Our insurance and self-insurance programs may not be adequate to cover future claims.
We use a combination of insurance and self-insurance to provide for potential liabilities, including workers’ compensation, general and auto liability, director and officer liability, property risk, cyber and privacy risks and employee healthcare benefits. We believe that our insurance coverage is customary for businesses of our size and type. However, there are types of losses we may incur that cannot be insured against or that we believe are not commercially reasonable to insure. These losses, should they occur, could have a material adverse effect on our business, financial condition or results of operations. In addition, the cost of insurance fluctuates based upon our historical trends, market conditions, and availability. In response to the current market, we have also increased deductibles and increased percentages of loss retention above the deductible for certain of our policies, which could expose us to higher costs in the event of a claim.
We estimate the liabilities and required reserves associated with the risks we retain. Any such estimates and actuarial projection of losses is subject to a considerable degree of variability. Among the causes of this variability are changes in benefit levels, medical fee schedules, medical utilization guidelines, severity of injuries and accidents, vocation rehabilitation and apportionment and unpredictable external factors affecting inflation rates, discount rates, rising healthcare costs, litigation trends, legal interpretations, and actual claim settlement patterns. If actual losses incurred are greater than those anticipated, our reserves may be insufficient and additional costs could be recorded in our consolidated financial statements. If we suffer a substantial loss that exceeds our self-insurance reserves and any excess insurance coverage, the loss and attendant expenses could harm our business, financial condition, or results of operations.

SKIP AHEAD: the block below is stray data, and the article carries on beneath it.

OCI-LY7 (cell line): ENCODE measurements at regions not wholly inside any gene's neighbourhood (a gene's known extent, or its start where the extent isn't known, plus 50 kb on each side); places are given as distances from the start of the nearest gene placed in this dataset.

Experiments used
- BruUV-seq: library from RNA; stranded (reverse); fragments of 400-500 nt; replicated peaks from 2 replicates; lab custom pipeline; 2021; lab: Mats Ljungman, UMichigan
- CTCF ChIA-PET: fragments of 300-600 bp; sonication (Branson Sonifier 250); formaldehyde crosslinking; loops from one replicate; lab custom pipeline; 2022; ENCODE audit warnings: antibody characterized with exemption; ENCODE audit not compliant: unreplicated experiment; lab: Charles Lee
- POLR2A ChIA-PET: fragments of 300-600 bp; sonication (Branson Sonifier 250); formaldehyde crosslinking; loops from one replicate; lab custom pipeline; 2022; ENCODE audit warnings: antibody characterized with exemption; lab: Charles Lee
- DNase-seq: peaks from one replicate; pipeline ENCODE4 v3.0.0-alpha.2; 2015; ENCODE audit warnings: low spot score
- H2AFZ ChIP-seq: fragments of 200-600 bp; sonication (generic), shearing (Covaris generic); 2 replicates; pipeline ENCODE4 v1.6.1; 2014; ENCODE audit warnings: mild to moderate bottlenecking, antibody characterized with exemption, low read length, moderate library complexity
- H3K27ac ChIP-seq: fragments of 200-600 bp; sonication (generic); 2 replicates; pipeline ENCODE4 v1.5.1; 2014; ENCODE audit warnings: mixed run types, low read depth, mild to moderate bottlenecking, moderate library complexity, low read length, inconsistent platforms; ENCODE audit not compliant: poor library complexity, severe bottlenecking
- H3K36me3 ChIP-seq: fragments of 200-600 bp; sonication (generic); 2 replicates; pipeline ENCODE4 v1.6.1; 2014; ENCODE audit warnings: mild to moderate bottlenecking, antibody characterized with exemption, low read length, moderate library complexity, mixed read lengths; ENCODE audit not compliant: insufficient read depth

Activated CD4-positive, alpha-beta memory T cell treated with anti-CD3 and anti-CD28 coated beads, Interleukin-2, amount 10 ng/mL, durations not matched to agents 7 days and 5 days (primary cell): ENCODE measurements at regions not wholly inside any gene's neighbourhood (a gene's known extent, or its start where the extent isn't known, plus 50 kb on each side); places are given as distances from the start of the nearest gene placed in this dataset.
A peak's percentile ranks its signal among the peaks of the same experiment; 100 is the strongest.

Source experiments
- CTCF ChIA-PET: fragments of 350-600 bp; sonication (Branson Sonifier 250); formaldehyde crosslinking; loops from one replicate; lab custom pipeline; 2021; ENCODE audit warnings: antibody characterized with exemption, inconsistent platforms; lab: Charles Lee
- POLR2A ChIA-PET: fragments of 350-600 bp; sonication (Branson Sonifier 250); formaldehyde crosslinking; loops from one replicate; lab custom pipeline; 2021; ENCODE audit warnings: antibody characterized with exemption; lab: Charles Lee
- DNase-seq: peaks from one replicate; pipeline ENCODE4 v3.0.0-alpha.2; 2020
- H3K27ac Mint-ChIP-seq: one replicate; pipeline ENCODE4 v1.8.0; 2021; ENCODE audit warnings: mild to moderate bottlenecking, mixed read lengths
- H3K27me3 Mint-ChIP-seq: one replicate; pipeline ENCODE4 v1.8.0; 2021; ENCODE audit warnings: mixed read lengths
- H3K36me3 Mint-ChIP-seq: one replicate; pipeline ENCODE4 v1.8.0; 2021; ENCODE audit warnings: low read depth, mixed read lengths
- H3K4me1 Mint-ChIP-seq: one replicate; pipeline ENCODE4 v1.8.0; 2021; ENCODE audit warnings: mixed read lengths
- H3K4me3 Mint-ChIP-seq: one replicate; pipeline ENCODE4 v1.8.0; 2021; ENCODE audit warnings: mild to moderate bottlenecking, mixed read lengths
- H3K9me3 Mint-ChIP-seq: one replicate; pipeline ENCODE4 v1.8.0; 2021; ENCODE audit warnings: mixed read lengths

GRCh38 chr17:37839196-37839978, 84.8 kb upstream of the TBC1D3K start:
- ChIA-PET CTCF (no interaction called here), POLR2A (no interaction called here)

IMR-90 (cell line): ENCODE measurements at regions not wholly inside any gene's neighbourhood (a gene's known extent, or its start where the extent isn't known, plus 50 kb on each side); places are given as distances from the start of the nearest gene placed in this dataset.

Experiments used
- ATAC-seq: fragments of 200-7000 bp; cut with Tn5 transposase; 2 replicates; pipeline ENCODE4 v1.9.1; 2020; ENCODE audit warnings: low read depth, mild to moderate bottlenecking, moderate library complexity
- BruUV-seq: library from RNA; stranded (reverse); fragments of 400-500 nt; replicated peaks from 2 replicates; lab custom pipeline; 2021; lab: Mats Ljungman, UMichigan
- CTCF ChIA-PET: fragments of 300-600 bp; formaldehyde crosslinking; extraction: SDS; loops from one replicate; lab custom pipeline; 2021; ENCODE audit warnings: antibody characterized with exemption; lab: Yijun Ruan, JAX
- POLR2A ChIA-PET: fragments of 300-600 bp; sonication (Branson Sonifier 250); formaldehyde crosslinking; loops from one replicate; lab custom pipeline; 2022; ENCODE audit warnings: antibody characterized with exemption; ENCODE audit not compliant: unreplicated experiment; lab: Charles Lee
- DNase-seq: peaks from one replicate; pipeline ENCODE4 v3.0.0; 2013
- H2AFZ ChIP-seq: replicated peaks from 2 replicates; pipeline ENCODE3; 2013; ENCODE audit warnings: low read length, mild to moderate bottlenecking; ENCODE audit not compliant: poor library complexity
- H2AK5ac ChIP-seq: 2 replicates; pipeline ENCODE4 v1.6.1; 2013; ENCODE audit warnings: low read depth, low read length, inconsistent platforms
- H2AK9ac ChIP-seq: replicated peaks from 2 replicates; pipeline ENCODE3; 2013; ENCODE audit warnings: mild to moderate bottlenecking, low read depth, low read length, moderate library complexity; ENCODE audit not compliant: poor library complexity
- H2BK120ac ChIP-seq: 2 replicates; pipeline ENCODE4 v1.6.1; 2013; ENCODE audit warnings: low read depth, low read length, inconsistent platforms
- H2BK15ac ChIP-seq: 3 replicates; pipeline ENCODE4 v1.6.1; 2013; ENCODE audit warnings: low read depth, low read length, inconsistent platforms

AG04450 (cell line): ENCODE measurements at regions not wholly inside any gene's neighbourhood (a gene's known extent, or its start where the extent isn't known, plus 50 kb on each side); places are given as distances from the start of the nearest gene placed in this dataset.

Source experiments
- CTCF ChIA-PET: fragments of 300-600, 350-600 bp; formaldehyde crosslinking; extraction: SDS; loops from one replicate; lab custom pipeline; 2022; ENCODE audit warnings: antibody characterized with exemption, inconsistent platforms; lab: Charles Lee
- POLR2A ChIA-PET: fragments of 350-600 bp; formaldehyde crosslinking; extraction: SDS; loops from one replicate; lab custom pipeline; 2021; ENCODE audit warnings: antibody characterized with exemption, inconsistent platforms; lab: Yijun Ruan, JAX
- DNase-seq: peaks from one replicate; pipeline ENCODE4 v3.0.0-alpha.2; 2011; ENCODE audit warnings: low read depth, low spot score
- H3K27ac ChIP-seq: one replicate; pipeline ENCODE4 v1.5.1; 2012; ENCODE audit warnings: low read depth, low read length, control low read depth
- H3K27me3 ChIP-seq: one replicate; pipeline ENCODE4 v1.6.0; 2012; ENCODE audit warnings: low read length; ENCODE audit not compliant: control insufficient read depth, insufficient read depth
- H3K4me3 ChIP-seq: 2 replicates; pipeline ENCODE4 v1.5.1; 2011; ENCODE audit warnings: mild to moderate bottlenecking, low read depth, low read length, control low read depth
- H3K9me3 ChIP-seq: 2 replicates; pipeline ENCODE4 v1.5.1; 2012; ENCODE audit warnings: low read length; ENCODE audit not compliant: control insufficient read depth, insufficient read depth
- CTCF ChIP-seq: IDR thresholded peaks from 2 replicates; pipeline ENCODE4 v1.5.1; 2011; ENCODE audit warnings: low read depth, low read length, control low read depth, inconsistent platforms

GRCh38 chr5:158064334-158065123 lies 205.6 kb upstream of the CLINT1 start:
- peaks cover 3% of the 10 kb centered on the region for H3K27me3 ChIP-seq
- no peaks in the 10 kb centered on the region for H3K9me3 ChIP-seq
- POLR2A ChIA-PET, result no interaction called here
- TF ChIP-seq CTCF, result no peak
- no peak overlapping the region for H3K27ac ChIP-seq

Our debt agreements contain restrictive covenants that may limit our operating flexibility.
Our debt agreements, including the loan agreement (the “ABL Loan Agreement”) related to our $2,600 million asset-based revolving credit facility (the “ABL Credit Facility”) entered into in June 2022, and the term loan agreement (the “Term Loan Agreement”) related to our $1,950 million term loan facility (the “Term Loan Facility”) entered into on October 22, 2018, as amended, and the indenture governing our unsecured 6.75% Senior Notes due October 15, 2028 (the “Senior Notes”) contain financial covenants and other restrictions that limit our operating flexibility and our flexibility in planning for or reacting to changes in our business. These restrictions may prevent us from taking actions that we believe would be in the best interest of our business if we were not subject to these limitations and may make it difficult for us to successfully execute our business strategy or effectively compete with companies that are not similarly restricted.
In addition, our ABL Loan Agreement, Term Loan Agreement and the indenture governing the Senior Notes require that we comply with various financial tests and impose certain restrictions on us, including among other things, restrictions on our ability to incur additional indebtedness, create liens on assets, make loans or investments, or return capital to stockholders through share repurchases or paying dividends. Failure to comply with these covenants could have a material adverse effect on our business, financial condition, or results of operations.
The cost of the capital available to us and limitations on our ability to access additional capital may have a material adverse effect on our business, financial condition, or results of operations.